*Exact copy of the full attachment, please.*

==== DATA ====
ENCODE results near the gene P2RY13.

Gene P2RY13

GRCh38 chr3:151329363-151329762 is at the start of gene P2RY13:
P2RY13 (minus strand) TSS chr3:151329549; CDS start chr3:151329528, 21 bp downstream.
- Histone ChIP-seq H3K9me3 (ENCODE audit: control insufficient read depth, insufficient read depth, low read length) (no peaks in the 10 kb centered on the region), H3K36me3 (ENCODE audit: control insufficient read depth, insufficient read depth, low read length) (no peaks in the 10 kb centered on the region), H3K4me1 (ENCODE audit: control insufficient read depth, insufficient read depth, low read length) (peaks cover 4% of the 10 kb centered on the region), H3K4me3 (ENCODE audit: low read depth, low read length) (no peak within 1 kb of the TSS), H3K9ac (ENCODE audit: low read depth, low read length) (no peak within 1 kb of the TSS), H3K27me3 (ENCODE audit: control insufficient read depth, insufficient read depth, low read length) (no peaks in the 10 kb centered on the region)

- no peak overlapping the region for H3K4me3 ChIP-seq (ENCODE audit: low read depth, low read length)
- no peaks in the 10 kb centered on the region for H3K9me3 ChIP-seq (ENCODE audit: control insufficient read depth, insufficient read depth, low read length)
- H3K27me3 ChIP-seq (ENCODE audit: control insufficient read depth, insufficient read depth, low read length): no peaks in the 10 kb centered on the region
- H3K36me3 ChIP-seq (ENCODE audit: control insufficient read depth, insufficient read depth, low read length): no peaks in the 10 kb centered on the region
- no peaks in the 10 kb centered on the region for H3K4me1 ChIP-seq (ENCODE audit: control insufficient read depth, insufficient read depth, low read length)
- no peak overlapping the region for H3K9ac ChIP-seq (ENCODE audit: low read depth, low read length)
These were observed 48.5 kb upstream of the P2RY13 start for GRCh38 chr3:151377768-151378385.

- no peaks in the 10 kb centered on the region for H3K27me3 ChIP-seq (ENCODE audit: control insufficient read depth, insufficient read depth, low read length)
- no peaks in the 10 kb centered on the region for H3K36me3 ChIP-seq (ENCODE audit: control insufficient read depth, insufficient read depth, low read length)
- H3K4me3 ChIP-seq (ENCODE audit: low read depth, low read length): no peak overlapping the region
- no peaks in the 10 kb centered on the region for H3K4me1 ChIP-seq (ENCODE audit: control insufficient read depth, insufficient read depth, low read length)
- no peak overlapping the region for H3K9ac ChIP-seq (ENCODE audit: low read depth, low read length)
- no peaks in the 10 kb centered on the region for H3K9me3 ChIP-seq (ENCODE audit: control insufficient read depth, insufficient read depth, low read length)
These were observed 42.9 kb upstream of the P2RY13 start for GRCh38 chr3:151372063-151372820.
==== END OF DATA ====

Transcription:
ENCODE results near the gene P2RY13.

Gene P2RY13

GRCh38 chr3:151329363-151329762 is at the start of gene P2RY13:
P2RY13 (minus strand) TSS chr3:151329549; CDS start chr3:151329528, 21 bp downstream.
- Histone ChIP-seq H3K9me3 (ENCODE audit: control insufficient read depth, insufficient read depth, low read length) (no peaks in the 10 kb centered on the region), H3K36me3 (ENCODE audit: control insufficient read depth, insufficient read depth, low read length) (no peaks in the 10 kb centered on the region), H3K4me1 (ENCODE audit: control insufficient read depth, insufficient read depth, low read length) (peaks cover 4% of the 10 kb centered on the region), H3K4me3 (ENCODE audit: low read depth, low read length) (no peak within 1 kb of the TSS), H3K9ac (ENCODE audit: low read depth, low read length) (no peak within 1 kb of the TSS), H3K27me3 (ENCODE audit: control insufficient read depth, insufficient read depth, low read length) (no peaks in the 10 kb centered on the region)

- no peak overlapping the region for H3K4me3 ChIP-seq (ENCODE audit: low read depth, low read length)
- no peaks in the 10 kb centered on the region for H3K9me3 ChIP-seq (ENCODE audit: control insufficient read depth, insufficient read depth, low read length)
- H3K27me3 ChIP-seq (ENCODE audit: control insufficient read depth, insufficient read depth, low read length): no peaks in the 10 kb centered on the region
- H3K36me3 ChIP-seq (ENCODE audit: control insufficient read depth, insufficient read depth, low read length): no peaks in the 10 kb centered on the region
- no peaks in the 10 kb centered on the region for H3K4me1 ChIP-seq (ENCODE audit: control insufficient read depth, insufficient read depth, low read length)
- no peak overlapping the region for H3K9ac ChIP-seq (ENCODE audit: low read depth, low read length)
These were observed 48.5 kb upstream of the P2RY13 start for GRCh38 chr3:151377768-151378385.

- no peaks in the 10 kb centered on the region for H3K27me3 ChIP-seq (ENCODE audit: control insufficient read depth, insufficient read depth, low read length)
- no peaks in the 10 kb centered on the region for H3K36me3 ChIP-seq (ENCODE audit: control insufficient read depth, insufficient read depth, low read length)
- H3K4me3 ChIP-seq (ENCODE audit: low read depth, low read length): no peak overlapping the region
- no peaks in the 10 kb centered on the region for H3K4me1 ChIP-seq (ENCODE audit: control insufficient read depth, insufficient read depth, low read length)
- no peak overlapping the region for H3K9ac ChIP-seq (ENCODE audit: low read depth, low read length)
- no peaks in the 10 kb centered on the region for H3K9me3 ChIP-seq (ENCODE audit: control insufficient read depth, insufficient read depth, low read length)
These were observed 42.9 kb upstream of the P2RY13 start for GRCh38 chr3:151372063-151372820.